The second phase of the capital campaign will include raising funds to improve energy efficiency to reduce operating costs at the facility, and other needed improvements.
MVMC Interim Director Rhiana Medina said the changes “will allow the Multicultural Center to expand their current education and outreach programs and services.”
The MVMC board of directors is also considering ideas for how best to utilize the land adjacent to the center, Medina said.
“The community garden program will be downsized and the Multicultural Center will make plans for how to use that property,” she said. “We are also exploring ways to become more sustainiable ... and setting goals for future fundraising efforts.”
MVMC officials recently held a meeting with local business and government leaders to gather ideas to help improve the center’s future sustainability, she said.
“It’s been exciting to hear what they have had to say,” Medina said.
MVMC also got a financial boost last week when the Episcopal Diocese of Utah presented the center with a $50,000 donation. The grant was given to the center as a six-month challenge to encourage community members, donors, and organizations to help match the funding through local contributions.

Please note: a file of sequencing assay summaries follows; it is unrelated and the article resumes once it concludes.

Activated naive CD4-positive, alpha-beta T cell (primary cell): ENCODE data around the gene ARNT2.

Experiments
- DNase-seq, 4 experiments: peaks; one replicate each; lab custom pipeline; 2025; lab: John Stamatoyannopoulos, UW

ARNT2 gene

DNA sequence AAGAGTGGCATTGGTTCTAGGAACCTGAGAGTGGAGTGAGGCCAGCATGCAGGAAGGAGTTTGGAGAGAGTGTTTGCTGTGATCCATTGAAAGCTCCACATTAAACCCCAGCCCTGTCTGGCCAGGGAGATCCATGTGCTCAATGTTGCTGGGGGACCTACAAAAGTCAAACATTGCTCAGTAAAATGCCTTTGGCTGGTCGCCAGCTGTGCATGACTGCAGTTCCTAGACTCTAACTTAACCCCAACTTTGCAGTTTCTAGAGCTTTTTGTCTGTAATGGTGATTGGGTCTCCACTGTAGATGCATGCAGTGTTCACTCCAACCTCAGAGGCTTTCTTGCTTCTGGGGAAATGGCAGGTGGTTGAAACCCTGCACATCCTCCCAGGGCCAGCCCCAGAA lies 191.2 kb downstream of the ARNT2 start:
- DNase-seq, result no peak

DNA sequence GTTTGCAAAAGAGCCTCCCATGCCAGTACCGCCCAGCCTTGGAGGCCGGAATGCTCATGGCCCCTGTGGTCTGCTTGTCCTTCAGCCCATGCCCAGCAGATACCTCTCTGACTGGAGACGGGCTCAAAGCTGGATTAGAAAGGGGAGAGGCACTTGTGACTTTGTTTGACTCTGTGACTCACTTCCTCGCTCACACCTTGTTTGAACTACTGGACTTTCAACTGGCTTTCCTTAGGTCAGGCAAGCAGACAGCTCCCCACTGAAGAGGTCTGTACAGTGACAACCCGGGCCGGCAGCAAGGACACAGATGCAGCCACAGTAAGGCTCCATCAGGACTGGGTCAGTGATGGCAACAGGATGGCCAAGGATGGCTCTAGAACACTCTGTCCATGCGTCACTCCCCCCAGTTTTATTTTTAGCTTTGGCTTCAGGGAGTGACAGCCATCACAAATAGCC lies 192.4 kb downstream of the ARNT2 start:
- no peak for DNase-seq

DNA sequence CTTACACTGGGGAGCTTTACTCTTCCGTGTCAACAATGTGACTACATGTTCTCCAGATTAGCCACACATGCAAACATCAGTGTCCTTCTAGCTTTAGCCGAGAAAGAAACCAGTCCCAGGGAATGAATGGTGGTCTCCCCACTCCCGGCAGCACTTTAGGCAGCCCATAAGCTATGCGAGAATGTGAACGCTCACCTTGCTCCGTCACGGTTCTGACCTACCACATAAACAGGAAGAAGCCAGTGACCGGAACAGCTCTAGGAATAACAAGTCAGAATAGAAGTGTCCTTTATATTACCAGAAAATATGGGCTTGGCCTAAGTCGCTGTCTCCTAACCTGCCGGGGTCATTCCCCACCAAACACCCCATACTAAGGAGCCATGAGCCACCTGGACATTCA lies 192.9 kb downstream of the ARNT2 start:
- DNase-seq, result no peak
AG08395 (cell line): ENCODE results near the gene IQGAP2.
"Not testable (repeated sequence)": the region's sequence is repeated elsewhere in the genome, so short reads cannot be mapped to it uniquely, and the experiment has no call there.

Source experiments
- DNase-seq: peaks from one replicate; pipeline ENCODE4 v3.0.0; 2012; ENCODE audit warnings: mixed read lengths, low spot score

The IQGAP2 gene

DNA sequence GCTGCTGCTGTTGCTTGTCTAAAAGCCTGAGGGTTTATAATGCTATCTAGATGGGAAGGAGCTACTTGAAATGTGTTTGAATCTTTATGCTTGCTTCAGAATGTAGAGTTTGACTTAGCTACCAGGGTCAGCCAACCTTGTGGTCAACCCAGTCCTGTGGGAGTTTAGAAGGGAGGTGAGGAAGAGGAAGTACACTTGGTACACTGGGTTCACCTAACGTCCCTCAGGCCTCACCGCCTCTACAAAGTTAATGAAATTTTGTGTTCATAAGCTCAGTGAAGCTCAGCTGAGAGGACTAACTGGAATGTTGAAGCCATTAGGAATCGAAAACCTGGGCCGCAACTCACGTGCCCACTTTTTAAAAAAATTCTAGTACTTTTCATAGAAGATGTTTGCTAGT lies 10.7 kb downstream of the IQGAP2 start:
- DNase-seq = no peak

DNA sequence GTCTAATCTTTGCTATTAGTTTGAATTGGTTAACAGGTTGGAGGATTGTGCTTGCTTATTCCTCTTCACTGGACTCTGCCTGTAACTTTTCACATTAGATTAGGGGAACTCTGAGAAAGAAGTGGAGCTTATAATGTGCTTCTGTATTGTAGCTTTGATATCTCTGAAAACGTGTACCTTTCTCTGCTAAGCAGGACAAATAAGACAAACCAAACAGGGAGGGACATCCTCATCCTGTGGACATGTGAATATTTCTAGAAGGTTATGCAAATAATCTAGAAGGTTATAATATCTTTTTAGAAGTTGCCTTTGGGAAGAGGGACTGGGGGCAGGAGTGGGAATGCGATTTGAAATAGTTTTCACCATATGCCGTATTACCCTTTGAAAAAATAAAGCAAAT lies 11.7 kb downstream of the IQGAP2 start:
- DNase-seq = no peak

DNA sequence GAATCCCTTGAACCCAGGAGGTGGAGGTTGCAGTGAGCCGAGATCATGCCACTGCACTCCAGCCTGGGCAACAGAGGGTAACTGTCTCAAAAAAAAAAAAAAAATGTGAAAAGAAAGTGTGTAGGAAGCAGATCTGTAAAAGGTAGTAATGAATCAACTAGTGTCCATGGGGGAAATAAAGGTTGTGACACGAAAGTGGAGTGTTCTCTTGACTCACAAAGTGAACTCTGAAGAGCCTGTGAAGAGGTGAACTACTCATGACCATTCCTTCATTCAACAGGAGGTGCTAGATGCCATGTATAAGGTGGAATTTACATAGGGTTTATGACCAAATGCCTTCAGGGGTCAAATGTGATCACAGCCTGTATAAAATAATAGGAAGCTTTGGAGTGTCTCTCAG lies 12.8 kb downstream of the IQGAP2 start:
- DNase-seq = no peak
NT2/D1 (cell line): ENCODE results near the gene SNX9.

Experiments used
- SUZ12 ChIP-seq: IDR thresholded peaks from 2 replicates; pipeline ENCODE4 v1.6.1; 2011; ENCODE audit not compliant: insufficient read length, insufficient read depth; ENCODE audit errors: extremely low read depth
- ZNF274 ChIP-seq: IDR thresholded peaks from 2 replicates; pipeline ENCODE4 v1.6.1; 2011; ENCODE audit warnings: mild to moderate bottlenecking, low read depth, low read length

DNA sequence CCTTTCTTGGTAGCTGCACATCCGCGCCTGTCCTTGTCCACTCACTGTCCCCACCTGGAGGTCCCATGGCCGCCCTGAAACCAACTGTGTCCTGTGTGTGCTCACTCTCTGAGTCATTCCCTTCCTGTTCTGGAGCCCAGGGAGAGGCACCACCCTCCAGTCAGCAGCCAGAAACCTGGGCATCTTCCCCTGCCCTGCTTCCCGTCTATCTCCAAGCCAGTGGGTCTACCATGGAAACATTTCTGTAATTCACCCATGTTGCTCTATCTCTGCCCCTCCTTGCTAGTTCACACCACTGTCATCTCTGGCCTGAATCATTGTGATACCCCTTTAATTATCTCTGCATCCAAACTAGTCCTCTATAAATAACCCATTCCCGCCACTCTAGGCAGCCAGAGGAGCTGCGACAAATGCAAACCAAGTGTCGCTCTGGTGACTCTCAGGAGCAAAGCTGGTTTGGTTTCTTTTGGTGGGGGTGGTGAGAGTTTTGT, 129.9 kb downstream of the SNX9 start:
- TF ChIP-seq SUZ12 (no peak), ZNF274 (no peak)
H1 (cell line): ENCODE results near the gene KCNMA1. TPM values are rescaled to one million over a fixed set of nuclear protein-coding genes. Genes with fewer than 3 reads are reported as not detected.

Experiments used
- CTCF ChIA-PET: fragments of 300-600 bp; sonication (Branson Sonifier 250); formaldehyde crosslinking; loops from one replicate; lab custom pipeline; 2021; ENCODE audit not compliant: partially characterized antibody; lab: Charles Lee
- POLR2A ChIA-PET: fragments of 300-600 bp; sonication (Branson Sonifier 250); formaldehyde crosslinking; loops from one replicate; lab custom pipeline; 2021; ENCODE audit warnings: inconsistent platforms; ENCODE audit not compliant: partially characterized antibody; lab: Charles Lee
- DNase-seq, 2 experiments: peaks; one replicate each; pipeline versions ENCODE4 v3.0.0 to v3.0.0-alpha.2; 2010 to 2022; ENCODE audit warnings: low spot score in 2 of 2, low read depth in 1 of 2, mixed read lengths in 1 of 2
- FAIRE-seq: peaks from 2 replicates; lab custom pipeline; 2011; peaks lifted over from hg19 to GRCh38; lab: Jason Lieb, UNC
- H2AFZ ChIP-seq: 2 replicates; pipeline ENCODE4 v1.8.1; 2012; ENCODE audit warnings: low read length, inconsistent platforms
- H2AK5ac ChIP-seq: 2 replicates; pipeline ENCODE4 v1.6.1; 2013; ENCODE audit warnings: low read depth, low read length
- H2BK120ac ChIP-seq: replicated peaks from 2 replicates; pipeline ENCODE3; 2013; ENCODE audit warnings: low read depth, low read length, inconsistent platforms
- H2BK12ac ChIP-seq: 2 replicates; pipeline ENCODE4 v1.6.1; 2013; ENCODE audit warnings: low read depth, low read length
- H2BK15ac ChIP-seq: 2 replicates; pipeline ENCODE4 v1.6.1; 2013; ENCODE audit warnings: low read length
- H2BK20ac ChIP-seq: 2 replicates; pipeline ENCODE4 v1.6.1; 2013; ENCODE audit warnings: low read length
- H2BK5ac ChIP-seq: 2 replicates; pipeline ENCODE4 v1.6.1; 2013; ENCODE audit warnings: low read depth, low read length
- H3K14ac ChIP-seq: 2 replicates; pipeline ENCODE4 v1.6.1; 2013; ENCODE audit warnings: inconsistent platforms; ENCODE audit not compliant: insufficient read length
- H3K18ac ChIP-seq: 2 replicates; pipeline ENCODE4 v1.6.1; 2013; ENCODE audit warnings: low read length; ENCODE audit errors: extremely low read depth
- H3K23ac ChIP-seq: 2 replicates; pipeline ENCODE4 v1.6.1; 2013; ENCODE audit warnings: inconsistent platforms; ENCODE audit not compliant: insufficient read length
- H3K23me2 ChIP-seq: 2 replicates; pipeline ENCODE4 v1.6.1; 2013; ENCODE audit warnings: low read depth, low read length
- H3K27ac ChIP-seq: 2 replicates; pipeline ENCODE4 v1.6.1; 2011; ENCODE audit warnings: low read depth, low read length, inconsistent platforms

Latino Missioner of Utah Rev. Pablo Ramos and Rev. Isabel González traveled from Salt Lake City for the presentation. Moab Mayor Dave Sakrison was also in attendance, along with the MVMC’s staff, board chairman James Tendick, and other supporters.
Ramos read a statement from Episcopal Bishop Scott B. Hayashi during the presentation.
“The grant is a result of the congregations of St. Francis and San Francisco’s strong belief in the importance of the work of the center,” Hayashi’s statement said. “Bridging cultural differences and helping those in need is a good and holy work.”
Hayashi expressed hope that the church’s donation will be matched within the following months to further support the work that the center does.
“The help rendered by the MVMC is of vital need to those who receive it,” Hayashi wrote.
MVMC serves minority populations within the Moab community, and provides cultural and education programs to all residents of Grand County.
“The Center is a great resource for the citizens of the city and their government,” Sakrison said. “All the citizens of Moab benefit from its efforts.”